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The second part of Tom Winsor’s review of police pay and conditions has landed on desks in the last couple of weeks. The media concentrated on fitness testing, direct entry and cuts to the pay of new recruits. In fact, there is a lot more substance to the report (at 780 pages) but also some noticeable omissions.

Chief Constables do not believe that police officers are overpaid. But we do believe that the current way of developing and rewarding our staff does not always allow us to get the best out of them. Some police officers are not rewarded enough for the difficult and dangerous jobs they do, while there are also a minority of underperformers who are a frustration to the hard-working, committed and passionate majority.

These changes have to help forces make best use of their budgets and therefore have to be about long term reform not crude pay cuts. We have to watch the cumulative impact on individual members of staff who are seeing the cost of living rise. Just as important, however, is to recognise that policing is becoming ever more specialised and complex and there are changing expectations of our staff. One of my biggest concerns in my own force, Greater Manchester Police, is that we have lots of staff who want to be promoted and take on more responsibility, but not the opportunities for them.

So any changes have to help forces save money. But even more important, they need to allow us to use the skills and talents of our staff to meet the needs of the public. This means we need the flexibility to reward expertise and contribution made by those who consistently deliver high quality.

On some specifics; fitness tests, while important, are not new as we already use them for officer safety training. If extended to the whole workforce it will be important that they are role and age related.

The proposal for a compulsory redundancy scheme will be emotive for officers who do not have the right to strike. Some will say that when soldiers can be made redundant, why should police officers be exempt? This is hard to argue against but this issue is important to officers feeling they are valued by the public. We still await details of a voluntary redundancy scheme agreed by the Home Office and there is likely to be considerable interest in this offer dependent on the terms.

There are proposals to correlate more of an officer’s pay to level of performance and expertise. This cannot be about crude indicators such as the number of arrests but should be built around the key roles of neighbourhood policing, investigation and response policing. It needs a balance between knowledge and the ability to translate that knowledge into practise for the benefit of the public.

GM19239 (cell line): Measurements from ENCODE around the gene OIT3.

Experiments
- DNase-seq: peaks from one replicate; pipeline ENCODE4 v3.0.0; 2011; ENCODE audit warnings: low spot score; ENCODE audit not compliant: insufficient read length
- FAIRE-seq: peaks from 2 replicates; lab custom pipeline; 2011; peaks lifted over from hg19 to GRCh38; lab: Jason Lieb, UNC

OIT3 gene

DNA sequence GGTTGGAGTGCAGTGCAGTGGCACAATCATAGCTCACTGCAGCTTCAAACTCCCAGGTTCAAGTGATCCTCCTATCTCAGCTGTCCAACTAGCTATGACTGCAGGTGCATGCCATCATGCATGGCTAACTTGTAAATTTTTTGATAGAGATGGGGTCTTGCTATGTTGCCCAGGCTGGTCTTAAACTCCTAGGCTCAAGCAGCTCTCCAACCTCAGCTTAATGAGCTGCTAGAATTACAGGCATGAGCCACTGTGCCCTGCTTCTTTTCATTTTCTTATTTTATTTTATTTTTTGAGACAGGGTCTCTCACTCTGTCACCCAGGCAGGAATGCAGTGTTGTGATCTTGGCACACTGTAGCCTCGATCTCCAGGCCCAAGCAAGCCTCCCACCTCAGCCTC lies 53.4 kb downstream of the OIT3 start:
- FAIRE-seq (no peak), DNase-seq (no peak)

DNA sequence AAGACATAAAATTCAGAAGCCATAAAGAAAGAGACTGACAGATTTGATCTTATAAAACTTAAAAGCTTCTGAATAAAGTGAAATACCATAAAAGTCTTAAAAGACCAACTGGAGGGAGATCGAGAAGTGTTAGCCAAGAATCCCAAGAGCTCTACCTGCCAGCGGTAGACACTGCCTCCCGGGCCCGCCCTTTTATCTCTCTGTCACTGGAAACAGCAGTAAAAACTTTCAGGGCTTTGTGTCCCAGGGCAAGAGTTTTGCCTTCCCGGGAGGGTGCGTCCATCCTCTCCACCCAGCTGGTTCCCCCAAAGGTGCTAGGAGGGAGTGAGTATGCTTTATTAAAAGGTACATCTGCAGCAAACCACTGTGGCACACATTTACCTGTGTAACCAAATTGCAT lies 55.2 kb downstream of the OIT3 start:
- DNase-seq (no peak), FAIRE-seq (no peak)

Chief Constables’ support accelerated promotion for talented staff to Inspector and will participate fully in the consultation on Winsor's other proposals for direct entry.

Of course the report and publicity focused largely on police officers but much of policing is carried out by unsworn colleagues in police staff. In some forces there is a fifty-fifty split between police officers and police staff: PCSOs, Crime Scene Investigator and those in a wide range of other roles. The report essentially says that in future their pay and conditions should be determined locally but with greater harmonisation between conditions for officers and police staff.

I cannot see any of these changes happening quickly. Staff do not need reminding that we are already under a two year pay and increment freeze and pay will only increase by about one per cent after that. Next month many officers will see an increase in their pension contributions. That means there is little scope to bring in further changes when staff are already taking such a substantial hit. There is also no spare cash about to smooth the impact of any changes.

I have made it clear that we need to look not only at the size of the cuts but also how society and the world of work is changing around us. We do need some radical changes to get through this. It is not about cutting wages or asking staff to work harder for less. Other organisations have got through major changes in their industries by encouraging their staff to work in different ways taking on higher levels of skills and specialisms whilst operating with less supervision. This allows these staff to have more responsibility and professional discretion and a more rewarding role. I am not sure that Winsor fully delivers this but it lays down a foundation.

Ensuring the service draws upon a diverse base of people with the right skills will always be paramount. The Special Constabulary goes some way in supporting that and a form of direct entry may expand it further.

We are unique in this country in that we believe it is not the job of the State to control its people, but the duty of citizens to work together to ensure the laws of a democratically elected parliament are observed for the common good. That is why we have an independent police service, of the people, for the people. Some of this is done by full time paid individuals and some by unpaid volunteers. But all, as servants of the Crown, swear an oath to the monarch, not to any particular government or politician, and that tradition will continue.

Peter Fahy is the Chief Constable of Greater Manchester Police, and head of the ACPO workforce development business area.